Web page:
Rick is a visiting professor in the Communications and Media Arts department. He came to Bethany after serving as a professor of the practice at the University of North Carolina at Chapel Hill, where he taught public relations and advertising courses. For vast majority of Rick’s career, he was a PR professional serving in various roles, ranging from senior vice president of corporate communications at Sony Electronics to head of public relations for a San Diego-based software and digital marketing firm. Previously, he held corporate communications positions at Wall Street investment firms after getting his start in the PR field with two New York-based advertising and public relations agencies. Rick, his wife, Mary, and daughter, Jenna, are all alumni of Bethany College. He also served on the college’s board of trustees for ten years prior joining Bethany as a visiting professor.
HH. The Laughing Academy
Course description: This course will explore humor and comedy, looking at what makes people laugh, how to craft a good joke, and how to engage with an audience. We’ll learn how to succeed in college and get the most out of your time at Bethany while practicing liberal arts skills like critical thinking and close reading by crafting jokes.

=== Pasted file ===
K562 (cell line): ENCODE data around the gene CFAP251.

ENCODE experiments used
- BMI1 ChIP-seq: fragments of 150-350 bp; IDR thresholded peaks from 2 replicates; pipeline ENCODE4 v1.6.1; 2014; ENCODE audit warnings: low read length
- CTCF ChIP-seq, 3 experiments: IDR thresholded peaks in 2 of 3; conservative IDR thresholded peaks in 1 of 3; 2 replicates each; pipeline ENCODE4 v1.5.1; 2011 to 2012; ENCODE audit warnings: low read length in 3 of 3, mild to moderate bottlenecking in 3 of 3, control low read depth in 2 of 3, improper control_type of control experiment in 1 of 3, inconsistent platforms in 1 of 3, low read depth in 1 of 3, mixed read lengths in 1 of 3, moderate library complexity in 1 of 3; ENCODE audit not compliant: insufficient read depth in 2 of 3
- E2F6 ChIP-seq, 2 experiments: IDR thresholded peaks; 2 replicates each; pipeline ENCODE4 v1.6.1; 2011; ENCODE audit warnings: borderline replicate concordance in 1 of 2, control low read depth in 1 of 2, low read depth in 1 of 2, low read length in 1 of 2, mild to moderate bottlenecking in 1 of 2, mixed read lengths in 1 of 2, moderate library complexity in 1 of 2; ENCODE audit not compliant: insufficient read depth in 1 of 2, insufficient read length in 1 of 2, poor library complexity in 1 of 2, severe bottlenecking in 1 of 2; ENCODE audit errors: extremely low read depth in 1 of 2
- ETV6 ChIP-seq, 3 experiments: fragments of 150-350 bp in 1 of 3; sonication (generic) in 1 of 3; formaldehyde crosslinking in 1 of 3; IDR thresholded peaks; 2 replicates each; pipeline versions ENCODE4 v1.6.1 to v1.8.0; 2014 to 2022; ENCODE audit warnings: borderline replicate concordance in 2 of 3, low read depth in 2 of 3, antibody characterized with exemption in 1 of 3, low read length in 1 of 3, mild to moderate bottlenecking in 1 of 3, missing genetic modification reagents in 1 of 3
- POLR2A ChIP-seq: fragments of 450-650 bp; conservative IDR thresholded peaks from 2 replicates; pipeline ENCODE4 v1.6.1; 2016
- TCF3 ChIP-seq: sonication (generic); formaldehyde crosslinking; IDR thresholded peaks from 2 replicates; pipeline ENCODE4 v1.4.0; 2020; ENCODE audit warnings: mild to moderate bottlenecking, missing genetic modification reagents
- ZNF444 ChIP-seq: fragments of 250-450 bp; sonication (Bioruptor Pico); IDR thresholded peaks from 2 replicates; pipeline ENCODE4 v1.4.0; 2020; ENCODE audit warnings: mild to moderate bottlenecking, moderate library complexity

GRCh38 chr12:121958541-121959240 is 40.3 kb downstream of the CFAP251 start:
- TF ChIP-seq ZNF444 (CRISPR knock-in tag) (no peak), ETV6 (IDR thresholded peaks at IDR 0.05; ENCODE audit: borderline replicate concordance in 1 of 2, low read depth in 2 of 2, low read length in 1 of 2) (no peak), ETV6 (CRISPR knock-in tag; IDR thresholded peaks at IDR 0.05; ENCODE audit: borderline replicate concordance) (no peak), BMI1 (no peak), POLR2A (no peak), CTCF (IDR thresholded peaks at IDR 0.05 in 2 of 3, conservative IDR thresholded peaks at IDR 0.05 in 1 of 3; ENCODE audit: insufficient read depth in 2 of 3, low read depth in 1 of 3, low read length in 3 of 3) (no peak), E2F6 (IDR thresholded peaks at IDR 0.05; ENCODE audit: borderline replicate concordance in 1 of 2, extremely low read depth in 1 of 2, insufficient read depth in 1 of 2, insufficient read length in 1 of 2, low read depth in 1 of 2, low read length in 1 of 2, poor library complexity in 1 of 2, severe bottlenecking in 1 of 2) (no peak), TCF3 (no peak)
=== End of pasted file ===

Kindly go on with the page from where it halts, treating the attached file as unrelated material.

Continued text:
Keywords: Comedy, humor, writing
Example classroom activities: The writers’ room- bouncing joke ideas off each other and improving them; Stand-up comedy routines performed in front of the class and later for a larger audience; Constructive criticism and analysis of reading assignments and videos of professional comedians
Instructor: Travis Straub, Assistant Professor of English
Professor Straub completed his undergraduate education at West Virginia University and earned his Master of Fine Arts in Creative Writing at the University of Pittsburgh. He has been at Bethany for five years, teaching writing courses including composition, creative writing, professional writing, and environmental writing. He writes short stories that have been published in a number of literary publications, and is currently working on a couple novels. He has performed live comedy in the Deep South and hosted an open mic comedy night in Savannah, Georgia.
II. From Big Bangs to Bad Breaks: Science on the Small Screen